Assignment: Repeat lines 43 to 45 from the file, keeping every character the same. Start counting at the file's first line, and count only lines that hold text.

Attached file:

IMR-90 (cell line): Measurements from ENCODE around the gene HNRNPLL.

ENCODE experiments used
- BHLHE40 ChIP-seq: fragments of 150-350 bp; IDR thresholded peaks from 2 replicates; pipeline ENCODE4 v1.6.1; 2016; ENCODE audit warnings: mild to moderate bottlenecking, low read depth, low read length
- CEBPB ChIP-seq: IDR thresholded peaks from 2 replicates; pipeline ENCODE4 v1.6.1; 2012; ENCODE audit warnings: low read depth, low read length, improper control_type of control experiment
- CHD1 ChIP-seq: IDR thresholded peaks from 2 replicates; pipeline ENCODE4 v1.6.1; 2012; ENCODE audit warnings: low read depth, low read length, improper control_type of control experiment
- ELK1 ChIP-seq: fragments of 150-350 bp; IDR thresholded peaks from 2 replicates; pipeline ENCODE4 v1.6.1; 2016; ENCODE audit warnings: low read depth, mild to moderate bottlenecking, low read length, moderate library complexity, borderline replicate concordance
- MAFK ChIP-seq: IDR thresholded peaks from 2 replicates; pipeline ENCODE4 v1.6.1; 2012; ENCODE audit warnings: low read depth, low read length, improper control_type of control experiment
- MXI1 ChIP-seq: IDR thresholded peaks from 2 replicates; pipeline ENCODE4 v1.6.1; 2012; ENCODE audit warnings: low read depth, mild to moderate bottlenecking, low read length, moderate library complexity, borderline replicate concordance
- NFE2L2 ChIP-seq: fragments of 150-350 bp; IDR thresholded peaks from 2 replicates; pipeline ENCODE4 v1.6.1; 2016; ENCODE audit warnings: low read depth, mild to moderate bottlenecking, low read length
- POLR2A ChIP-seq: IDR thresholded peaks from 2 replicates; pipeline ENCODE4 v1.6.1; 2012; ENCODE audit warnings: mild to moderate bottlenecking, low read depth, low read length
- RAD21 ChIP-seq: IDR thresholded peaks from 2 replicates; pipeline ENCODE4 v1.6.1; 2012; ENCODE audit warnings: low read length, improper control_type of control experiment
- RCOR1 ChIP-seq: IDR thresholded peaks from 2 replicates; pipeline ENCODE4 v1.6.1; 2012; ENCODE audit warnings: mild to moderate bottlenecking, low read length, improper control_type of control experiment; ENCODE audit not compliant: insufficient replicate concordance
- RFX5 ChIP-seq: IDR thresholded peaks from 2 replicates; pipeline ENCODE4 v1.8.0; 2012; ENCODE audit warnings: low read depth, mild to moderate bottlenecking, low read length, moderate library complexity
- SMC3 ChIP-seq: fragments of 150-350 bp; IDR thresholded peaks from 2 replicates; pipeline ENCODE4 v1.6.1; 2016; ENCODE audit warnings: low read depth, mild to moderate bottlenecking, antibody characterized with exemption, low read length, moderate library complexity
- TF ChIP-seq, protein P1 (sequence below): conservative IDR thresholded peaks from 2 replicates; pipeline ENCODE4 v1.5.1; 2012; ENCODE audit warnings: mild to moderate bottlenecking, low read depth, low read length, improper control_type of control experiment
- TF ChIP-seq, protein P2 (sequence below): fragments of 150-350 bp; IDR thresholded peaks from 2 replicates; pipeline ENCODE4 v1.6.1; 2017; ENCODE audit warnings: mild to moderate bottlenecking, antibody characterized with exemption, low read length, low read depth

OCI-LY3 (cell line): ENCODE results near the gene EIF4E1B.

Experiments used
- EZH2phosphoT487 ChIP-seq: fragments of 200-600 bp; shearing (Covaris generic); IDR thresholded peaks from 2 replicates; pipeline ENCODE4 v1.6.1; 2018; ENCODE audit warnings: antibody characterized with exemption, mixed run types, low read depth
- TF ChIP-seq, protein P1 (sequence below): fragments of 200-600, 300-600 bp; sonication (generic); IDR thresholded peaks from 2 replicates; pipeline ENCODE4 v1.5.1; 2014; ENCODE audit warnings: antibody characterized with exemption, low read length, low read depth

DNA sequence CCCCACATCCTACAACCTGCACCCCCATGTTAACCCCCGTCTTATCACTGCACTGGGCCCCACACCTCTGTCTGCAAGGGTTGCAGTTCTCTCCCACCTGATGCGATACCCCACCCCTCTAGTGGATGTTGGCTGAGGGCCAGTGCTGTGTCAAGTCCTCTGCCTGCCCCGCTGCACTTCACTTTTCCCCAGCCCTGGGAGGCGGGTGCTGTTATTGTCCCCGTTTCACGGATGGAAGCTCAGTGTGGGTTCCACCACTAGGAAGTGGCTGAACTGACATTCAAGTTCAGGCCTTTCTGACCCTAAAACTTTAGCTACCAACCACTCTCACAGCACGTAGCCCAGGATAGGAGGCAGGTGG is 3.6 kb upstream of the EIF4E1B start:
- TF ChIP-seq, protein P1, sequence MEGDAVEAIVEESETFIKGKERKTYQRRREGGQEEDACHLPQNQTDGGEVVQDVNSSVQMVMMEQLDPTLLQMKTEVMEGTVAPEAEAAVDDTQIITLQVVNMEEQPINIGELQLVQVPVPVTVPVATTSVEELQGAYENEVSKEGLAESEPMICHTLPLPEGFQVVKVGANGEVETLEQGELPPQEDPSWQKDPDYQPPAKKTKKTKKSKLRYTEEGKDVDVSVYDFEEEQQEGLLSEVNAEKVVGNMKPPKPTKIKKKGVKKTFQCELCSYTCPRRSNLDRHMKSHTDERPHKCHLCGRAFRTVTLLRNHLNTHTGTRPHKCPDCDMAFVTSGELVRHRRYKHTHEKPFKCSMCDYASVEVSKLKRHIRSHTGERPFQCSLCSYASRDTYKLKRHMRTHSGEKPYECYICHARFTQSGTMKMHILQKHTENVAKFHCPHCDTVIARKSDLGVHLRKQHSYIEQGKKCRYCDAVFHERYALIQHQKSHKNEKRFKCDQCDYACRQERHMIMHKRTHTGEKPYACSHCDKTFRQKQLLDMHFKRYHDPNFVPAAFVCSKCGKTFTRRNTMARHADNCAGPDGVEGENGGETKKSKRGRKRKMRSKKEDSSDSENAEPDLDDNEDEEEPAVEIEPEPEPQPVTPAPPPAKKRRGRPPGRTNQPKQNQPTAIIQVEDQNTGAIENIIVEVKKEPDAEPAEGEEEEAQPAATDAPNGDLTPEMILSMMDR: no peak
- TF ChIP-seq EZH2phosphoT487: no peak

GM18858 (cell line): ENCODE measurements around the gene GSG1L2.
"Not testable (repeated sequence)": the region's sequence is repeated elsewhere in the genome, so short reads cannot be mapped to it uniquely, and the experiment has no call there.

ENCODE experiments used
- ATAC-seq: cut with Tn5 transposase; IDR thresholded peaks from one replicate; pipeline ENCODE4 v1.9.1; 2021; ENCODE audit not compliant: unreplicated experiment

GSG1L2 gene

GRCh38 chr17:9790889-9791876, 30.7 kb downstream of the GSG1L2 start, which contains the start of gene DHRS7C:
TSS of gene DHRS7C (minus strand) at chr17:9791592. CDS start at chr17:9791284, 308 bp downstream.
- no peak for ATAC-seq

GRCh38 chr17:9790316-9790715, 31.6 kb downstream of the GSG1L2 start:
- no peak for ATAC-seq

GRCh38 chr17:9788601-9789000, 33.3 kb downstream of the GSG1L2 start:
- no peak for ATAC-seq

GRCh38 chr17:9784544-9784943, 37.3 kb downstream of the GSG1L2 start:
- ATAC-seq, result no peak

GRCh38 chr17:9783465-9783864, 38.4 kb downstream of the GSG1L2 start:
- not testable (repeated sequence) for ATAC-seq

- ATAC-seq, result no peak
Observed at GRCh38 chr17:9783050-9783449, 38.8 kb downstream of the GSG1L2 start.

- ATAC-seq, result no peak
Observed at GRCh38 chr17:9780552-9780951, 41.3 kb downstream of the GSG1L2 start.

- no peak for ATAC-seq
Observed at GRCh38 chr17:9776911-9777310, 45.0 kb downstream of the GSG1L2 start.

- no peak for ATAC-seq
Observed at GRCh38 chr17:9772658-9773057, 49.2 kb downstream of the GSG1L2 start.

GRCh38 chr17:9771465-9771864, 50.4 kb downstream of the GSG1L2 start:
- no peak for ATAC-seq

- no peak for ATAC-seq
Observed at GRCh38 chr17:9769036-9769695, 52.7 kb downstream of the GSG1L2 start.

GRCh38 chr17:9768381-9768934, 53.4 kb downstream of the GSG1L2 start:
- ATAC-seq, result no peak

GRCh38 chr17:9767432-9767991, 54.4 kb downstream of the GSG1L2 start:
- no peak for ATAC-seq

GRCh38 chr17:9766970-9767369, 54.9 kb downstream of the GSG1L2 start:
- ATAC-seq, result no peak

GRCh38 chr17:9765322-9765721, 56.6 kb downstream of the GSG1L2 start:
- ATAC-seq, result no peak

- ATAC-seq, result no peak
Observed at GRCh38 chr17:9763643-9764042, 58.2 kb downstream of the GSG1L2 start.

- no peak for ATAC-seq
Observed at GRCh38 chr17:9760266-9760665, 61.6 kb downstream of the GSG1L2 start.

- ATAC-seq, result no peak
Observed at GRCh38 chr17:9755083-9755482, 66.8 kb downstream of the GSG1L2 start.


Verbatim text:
Observed at GRCh38 chr17:9780552-9780951, 41.3 kb downstream of the GSG1L2 start.

- no peak for ATAC-seq
Observed at GRCh38 chr17:9776911-9777310, 45.0 kb downstream of the GSG1L2 start.